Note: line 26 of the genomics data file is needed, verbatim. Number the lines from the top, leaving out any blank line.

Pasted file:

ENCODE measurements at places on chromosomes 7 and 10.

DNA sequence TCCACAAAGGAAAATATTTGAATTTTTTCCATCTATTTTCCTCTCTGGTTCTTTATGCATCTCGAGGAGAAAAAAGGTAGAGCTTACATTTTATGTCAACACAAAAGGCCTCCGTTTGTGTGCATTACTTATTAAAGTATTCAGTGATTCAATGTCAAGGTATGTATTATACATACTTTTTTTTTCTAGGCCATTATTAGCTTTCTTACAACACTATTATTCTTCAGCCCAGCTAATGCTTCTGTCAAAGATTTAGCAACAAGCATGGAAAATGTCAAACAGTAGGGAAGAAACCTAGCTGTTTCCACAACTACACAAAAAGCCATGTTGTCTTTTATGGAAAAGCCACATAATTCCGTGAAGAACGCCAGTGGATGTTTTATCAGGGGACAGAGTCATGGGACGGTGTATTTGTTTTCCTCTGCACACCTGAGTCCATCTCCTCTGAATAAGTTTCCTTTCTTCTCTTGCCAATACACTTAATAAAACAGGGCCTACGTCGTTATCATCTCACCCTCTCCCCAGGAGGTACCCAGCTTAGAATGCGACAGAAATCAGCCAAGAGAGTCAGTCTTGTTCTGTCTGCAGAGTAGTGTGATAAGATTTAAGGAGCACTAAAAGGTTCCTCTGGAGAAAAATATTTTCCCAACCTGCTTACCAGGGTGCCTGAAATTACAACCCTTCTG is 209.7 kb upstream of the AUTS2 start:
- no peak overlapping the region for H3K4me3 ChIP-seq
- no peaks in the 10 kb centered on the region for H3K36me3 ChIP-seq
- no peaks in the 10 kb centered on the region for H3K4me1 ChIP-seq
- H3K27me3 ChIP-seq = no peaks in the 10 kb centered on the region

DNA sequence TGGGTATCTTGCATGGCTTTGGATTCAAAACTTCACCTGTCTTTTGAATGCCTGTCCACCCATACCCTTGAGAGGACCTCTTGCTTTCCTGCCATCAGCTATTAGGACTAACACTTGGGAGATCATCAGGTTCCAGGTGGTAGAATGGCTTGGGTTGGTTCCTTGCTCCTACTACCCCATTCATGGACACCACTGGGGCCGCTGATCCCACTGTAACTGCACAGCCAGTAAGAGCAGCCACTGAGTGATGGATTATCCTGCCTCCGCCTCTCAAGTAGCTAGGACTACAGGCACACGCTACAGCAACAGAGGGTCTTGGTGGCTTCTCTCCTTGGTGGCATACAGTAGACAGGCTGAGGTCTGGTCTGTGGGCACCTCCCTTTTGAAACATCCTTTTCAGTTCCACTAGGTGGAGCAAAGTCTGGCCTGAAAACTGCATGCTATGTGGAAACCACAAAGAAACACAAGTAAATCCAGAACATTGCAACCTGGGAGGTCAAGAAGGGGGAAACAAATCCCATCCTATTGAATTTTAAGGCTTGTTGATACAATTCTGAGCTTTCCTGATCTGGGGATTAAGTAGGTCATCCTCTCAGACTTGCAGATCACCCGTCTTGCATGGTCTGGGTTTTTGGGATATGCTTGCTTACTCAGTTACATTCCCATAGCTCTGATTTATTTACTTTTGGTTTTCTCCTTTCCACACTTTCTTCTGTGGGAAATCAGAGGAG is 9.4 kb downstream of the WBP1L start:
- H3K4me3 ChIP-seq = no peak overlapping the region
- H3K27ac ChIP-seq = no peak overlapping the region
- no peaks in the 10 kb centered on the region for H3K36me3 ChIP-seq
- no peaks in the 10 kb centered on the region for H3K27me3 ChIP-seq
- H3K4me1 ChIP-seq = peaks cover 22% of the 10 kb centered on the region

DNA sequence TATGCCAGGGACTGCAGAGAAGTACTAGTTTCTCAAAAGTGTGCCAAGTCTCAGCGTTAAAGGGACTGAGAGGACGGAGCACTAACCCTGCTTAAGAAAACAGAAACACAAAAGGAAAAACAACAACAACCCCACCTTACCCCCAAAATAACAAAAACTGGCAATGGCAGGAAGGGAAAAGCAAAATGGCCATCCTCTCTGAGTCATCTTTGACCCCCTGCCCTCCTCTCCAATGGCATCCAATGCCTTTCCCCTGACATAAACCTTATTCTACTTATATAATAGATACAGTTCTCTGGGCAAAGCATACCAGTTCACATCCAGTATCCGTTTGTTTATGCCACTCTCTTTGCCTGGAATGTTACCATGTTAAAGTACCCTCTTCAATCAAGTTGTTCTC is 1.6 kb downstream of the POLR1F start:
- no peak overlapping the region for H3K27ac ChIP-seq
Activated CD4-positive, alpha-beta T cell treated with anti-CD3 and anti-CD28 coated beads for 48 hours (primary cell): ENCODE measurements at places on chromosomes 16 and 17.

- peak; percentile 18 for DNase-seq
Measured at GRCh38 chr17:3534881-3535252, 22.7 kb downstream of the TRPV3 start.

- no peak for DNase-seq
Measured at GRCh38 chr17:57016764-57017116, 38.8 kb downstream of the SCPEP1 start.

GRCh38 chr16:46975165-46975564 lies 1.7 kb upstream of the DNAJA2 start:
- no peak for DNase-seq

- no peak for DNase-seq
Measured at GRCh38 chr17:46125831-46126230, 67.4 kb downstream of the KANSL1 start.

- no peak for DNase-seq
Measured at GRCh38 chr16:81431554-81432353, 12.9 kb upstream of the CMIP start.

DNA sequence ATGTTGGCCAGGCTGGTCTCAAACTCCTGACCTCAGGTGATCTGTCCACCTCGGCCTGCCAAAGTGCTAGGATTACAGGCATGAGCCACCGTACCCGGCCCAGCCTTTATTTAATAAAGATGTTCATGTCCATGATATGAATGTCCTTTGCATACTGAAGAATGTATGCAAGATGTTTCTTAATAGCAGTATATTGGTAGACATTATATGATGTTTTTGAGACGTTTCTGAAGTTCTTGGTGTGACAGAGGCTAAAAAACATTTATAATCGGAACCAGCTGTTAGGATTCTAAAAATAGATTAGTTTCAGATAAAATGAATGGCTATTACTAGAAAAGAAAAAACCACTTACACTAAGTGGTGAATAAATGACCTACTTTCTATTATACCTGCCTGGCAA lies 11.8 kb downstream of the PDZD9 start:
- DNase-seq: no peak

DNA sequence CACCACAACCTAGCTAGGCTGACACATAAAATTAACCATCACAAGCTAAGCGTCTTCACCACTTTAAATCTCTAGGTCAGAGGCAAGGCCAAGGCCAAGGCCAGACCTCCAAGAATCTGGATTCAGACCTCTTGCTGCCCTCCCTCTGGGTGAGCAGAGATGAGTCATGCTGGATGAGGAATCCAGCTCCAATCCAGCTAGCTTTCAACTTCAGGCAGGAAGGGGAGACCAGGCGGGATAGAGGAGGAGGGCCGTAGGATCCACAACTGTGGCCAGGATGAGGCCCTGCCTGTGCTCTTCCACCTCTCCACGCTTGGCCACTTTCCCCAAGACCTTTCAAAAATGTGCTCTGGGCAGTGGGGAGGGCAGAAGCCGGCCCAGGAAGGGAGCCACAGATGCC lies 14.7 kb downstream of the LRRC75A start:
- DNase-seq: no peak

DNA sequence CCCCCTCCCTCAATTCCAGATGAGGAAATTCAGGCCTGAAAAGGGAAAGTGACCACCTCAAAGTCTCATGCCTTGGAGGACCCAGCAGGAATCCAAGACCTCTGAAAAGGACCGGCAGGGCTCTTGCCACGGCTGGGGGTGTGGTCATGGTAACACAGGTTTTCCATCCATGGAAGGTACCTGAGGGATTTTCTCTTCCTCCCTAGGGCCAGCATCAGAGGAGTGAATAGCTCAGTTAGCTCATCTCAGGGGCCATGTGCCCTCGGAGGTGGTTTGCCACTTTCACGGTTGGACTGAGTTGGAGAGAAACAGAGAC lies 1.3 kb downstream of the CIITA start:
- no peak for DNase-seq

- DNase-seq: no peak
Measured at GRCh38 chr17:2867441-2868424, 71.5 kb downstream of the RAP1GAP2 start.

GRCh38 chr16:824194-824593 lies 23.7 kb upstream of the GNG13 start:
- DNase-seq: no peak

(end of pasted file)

DNA sequence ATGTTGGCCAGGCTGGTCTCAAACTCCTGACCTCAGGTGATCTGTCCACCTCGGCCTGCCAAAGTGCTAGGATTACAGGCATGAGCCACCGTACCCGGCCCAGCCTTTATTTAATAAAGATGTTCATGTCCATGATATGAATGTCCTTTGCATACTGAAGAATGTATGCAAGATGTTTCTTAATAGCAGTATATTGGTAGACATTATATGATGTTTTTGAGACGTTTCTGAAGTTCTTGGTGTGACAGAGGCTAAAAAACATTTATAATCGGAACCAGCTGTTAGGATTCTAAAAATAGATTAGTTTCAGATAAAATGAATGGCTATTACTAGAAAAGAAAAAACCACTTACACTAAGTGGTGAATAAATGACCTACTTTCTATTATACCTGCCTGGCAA lies 11.8 kb downstream of the PDZD9 start: